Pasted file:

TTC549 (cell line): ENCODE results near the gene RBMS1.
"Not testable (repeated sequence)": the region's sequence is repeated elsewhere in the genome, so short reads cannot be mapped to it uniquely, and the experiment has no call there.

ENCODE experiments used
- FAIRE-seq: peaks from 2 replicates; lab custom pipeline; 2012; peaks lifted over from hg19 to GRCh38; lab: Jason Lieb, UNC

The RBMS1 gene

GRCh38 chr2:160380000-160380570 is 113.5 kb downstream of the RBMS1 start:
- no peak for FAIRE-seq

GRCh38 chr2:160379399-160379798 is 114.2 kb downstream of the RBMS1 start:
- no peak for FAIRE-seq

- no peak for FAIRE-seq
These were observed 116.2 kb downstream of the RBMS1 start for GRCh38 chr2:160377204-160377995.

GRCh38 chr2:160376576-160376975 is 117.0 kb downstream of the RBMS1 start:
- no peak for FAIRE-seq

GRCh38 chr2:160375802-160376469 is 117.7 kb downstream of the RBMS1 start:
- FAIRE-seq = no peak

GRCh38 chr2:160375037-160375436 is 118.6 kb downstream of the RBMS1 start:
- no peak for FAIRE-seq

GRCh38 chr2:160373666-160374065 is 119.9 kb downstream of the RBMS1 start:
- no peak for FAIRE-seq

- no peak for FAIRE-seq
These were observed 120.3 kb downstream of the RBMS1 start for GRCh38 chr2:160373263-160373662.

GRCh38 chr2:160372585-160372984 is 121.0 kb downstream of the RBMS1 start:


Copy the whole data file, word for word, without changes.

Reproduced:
TTC549 (cell line): ENCODE results near the gene RBMS1.
"Not testable (repeated sequence)": the region's sequence is repeated elsewhere in the genome, so short reads cannot be mapped to it uniquely, and the experiment has no call there.

ENCODE experiments used
- FAIRE-seq: peaks from 2 replicates; lab custom pipeline; 2012; peaks lifted over from hg19 to GRCh38; lab: Jason Lieb, UNC

The RBMS1 gene

GRCh38 chr2:160380000-160380570 is 113.5 kb downstream of the RBMS1 start:
- no peak for FAIRE-seq

GRCh38 chr2:160379399-160379798 is 114.2 kb downstream of the RBMS1 start:
- no peak for FAIRE-seq

- no peak for FAIRE-seq
These were observed 116.2 kb downstream of the RBMS1 start for GRCh38 chr2:160377204-160377995.

GRCh38 chr2:160376576-160376975 is 117.0 kb downstream of the RBMS1 start:
- no peak for FAIRE-seq

GRCh38 chr2:160375802-160376469 is 117.7 kb downstream of the RBMS1 start:
- FAIRE-seq = no peak

GRCh38 chr2:160375037-160375436 is 118.6 kb downstream of the RBMS1 start:
- no peak for FAIRE-seq

GRCh38 chr2:160373666-160374065 is 119.9 kb downstream of the RBMS1 start:
- no peak for FAIRE-seq

- no peak for FAIRE-seq
These were observed 120.3 kb downstream of the RBMS1 start for GRCh38 chr2:160373263-160373662.

GRCh38 chr2:160372585-160372984 is 121.0 kb downstream of the RBMS1 start: